The co-pilot flipped a few switches. “Yep, I read it. Coming in fast. Energy reading suggests small passenger flight.”
“Let's see if we can't talk to them.”
“Wait... sir; they're not registered with INASA.”
“Yeah, no number, nothing. INASA you getting this?” the co-pilot spoke into a small microphone.
“That's a citizen violation to own an unregistered spacecraft,” the captain said.
“It's coming in fast sir, 40 astronomical knots." There was a brief pause as the co-pilot swallowed. "It's on a collision course, sir."
"I can't move this ship right now; I'm in a slingshot orbit."
"INASA is prepping missiles.”
“Missiles? Dammit. They gotta EMP it or something. Tell the passengers to buckle up and brace up. It's closing in.”
Red alarms went off throughout the ship; worried passengers looked up from their food or games, anxious excitement replaced with nervous dread.
Thirty seconds later, the collision occurred, and the bright explosion could be seen from the surface of Earth.
“It's getting late.”
"I like it. This is my favorite time of day.”
She leaned against him. “When's the flight to Mars?”
"A week from today.”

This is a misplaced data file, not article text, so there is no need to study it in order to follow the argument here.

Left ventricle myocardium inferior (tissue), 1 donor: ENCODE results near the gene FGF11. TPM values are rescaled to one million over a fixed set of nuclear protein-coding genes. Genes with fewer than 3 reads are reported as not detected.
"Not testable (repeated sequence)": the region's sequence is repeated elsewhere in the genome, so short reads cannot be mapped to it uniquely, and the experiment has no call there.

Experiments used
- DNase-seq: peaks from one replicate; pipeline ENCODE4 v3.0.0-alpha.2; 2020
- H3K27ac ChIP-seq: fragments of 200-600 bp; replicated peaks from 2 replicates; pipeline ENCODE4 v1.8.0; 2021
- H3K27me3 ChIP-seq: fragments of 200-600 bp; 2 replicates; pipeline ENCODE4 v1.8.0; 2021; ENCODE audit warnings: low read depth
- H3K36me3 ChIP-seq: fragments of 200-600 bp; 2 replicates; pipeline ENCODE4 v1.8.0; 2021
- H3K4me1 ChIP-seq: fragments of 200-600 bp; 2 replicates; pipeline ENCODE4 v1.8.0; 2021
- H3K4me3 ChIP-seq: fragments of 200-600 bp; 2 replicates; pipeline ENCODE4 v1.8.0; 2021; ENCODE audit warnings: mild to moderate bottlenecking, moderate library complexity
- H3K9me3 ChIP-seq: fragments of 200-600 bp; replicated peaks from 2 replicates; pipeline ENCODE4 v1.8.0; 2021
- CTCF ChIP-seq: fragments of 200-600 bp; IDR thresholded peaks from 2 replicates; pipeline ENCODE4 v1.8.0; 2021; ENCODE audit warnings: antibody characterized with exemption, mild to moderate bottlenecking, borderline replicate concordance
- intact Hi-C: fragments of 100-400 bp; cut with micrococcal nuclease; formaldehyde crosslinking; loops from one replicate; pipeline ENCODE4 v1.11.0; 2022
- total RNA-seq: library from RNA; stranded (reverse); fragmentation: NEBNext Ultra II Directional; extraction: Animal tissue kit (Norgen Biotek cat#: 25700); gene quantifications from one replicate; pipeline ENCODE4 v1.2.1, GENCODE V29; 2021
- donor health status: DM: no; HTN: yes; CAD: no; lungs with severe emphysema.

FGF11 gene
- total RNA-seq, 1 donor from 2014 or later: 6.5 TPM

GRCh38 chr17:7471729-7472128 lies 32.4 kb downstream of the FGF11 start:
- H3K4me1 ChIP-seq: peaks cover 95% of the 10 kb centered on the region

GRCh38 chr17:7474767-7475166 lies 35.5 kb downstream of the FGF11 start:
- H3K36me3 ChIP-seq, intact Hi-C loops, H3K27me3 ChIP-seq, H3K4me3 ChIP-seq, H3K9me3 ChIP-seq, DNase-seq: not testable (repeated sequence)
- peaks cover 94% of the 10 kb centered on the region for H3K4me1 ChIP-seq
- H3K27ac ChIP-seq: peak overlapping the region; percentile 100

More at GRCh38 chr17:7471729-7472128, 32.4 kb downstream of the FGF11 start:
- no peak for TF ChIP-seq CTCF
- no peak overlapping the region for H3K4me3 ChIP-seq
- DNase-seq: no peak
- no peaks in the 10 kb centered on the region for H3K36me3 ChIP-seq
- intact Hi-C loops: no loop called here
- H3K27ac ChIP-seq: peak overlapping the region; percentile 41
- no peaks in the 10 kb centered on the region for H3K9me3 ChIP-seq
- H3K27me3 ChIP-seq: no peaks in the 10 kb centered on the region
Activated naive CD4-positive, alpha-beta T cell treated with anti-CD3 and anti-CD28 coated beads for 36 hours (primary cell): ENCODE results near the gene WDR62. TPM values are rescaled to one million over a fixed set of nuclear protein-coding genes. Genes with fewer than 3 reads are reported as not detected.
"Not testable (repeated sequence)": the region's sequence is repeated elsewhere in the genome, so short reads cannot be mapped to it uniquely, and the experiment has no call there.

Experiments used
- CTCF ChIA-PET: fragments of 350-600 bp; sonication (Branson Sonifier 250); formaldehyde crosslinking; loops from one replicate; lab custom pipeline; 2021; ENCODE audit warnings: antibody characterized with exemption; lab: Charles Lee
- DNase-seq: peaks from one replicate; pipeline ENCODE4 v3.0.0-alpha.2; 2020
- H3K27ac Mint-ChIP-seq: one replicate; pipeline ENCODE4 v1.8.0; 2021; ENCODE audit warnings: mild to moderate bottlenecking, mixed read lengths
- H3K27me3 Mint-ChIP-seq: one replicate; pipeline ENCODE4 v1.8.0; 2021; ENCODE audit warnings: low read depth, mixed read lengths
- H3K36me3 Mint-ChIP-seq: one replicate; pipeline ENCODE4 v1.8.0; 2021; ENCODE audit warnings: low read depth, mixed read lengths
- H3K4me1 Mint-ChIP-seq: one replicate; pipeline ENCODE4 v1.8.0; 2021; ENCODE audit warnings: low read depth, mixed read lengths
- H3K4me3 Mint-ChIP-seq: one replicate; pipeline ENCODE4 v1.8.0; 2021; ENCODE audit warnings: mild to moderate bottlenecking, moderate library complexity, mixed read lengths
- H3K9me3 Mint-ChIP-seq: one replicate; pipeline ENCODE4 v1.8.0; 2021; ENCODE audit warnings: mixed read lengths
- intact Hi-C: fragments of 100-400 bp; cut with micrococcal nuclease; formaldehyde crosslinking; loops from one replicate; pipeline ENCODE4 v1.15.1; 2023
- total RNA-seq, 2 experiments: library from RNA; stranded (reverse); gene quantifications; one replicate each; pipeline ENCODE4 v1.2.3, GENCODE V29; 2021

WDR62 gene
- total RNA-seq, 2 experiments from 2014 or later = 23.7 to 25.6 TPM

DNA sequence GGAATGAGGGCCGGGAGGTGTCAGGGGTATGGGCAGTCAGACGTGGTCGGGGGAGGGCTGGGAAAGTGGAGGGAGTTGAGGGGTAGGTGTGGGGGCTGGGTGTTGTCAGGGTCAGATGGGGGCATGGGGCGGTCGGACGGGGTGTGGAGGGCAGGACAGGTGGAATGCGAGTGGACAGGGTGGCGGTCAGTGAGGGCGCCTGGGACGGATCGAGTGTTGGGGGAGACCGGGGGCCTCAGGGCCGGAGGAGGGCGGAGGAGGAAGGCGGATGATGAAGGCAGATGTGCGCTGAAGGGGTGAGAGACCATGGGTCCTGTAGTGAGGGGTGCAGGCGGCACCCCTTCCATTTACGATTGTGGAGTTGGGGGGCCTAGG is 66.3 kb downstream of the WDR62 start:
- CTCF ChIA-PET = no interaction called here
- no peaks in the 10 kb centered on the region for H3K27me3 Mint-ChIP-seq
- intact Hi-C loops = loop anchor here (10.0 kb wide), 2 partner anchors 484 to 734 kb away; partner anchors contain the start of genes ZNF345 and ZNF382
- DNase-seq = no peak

“Your father's the pilot, right?”
“Yeah, it's his last mission. His biggest one.”
“How long will he be gone?”
“It's about seven days there and seven days back, plus a day of rest on Mars.”
“It must be hard.”
He shrugged. “Get used to it after a while.” He lied.
Flowers. That's what was suggested. They were hard to buy individually though. Still, it sounded good. They were his last words to his son, five minutes after liftoff.
The explosion made things difficult for the boy. Yet, in his pain, he needed her. Needed to talk. She was the only person he knew who wasn't empty. She listened, she cared. She smiled. If only when he worked hard for it. He stood out on his deck, floor 84, and waited. He needed to talk. Tonight they would, the same night, every week, for three years now. They had never missed one before.